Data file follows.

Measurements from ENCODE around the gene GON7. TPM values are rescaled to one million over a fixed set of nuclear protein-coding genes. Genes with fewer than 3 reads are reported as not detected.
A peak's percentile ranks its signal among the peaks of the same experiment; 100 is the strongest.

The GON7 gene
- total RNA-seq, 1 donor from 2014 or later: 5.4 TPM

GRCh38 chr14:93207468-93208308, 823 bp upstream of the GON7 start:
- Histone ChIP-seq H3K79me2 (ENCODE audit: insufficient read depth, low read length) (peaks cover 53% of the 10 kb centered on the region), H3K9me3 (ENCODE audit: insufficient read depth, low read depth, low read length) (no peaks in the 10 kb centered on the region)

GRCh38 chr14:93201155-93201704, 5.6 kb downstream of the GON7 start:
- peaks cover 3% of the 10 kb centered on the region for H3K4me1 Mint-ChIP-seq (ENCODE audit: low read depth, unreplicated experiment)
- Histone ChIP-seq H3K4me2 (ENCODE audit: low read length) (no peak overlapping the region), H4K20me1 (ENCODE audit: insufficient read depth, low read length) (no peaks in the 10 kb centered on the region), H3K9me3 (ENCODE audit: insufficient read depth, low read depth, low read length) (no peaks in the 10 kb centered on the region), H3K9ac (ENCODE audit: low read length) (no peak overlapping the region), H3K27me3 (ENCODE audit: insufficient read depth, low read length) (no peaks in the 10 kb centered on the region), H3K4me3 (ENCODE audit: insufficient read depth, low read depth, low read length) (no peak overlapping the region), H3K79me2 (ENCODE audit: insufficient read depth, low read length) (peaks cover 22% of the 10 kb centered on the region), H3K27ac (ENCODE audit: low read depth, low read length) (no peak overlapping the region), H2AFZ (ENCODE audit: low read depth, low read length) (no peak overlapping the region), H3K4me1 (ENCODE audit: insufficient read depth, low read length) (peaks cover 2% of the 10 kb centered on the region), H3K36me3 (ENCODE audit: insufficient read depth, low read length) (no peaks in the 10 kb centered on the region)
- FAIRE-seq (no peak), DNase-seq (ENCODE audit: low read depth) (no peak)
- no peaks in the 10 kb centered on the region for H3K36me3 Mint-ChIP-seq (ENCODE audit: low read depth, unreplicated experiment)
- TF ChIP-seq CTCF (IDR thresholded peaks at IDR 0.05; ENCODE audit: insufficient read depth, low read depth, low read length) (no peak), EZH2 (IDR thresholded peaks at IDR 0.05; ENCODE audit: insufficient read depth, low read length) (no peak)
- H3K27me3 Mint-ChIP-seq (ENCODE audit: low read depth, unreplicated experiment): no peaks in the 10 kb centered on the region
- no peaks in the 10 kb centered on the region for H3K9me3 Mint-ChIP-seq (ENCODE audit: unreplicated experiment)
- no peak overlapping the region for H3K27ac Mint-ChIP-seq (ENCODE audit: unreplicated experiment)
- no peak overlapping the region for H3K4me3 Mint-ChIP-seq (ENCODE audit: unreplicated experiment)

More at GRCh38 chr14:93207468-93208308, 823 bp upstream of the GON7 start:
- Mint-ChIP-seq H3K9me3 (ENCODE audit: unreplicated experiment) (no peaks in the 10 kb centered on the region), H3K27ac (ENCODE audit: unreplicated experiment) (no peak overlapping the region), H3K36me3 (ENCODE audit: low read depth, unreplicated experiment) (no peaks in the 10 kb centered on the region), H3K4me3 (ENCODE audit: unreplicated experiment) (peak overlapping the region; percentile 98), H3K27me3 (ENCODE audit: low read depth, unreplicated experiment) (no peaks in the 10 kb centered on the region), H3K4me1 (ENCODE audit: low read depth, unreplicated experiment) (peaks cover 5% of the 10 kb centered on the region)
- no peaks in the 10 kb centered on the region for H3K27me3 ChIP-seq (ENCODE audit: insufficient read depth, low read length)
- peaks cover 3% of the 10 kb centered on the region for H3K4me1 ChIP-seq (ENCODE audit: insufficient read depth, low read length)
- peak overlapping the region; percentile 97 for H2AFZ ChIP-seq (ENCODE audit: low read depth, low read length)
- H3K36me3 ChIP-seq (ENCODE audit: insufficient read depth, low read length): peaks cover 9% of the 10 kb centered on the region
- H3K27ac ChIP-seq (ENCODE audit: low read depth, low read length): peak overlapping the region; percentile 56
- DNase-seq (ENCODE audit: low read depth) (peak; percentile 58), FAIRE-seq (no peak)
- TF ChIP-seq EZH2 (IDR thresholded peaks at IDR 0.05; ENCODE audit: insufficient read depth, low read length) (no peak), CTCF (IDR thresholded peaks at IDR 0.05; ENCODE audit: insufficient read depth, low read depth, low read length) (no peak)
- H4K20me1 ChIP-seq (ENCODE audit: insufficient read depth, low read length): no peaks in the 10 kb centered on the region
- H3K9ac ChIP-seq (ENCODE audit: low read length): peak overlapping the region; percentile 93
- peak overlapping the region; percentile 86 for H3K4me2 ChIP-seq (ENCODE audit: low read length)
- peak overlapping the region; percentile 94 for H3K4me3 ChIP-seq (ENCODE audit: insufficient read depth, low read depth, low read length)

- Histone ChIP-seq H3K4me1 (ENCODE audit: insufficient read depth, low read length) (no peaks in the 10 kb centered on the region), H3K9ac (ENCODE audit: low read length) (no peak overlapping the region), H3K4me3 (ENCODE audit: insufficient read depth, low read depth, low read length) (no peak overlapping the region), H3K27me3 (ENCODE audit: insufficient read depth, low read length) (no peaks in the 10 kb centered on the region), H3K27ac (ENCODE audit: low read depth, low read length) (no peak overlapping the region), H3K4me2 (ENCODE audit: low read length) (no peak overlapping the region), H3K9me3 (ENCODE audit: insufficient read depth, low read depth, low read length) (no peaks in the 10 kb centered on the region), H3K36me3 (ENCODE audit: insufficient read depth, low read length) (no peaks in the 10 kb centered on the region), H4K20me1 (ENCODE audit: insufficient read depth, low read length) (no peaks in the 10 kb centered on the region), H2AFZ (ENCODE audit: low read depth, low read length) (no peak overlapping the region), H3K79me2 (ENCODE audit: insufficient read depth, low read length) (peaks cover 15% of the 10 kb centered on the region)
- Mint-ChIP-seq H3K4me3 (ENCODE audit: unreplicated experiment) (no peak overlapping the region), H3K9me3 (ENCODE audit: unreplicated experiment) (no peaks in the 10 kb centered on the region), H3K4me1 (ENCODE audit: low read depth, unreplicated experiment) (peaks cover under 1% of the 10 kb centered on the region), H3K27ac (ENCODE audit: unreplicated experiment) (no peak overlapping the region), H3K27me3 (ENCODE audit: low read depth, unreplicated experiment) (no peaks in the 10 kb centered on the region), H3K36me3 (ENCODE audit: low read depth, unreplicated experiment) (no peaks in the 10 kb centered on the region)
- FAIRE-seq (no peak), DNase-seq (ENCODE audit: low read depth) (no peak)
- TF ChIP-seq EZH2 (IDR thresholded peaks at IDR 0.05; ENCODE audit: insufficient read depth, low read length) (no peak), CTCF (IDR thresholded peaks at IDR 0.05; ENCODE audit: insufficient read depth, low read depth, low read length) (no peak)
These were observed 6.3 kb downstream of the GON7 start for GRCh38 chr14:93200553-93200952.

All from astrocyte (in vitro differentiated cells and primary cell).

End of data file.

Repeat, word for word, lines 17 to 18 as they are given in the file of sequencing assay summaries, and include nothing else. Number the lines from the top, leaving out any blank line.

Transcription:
More at GRCh38 chr14:93207468-93208308, 823 bp upstream of the GON7 start:
- Mint-ChIP-seq H3K9me3 (ENCODE audit: unreplicated experiment) (no peaks in the 10 kb centered on the region), H3K27ac (ENCODE audit: unreplicated experiment) (no peak overlapping the region), H3K36me3 (ENCODE audit: low read depth, unreplicated experiment) (no peaks in the 10 kb centered on the region), H3K4me3 (ENCODE audit: unreplicated experiment) (peak overlapping the region; percentile 98), H3K27me3 (ENCODE audit: low read depth, unreplicated experiment) (no peaks in the 10 kb centered on the region), H3K4me1 (ENCODE audit: low read depth, unreplicated experiment) (peaks cover 5% of the 10 kb centered on the region)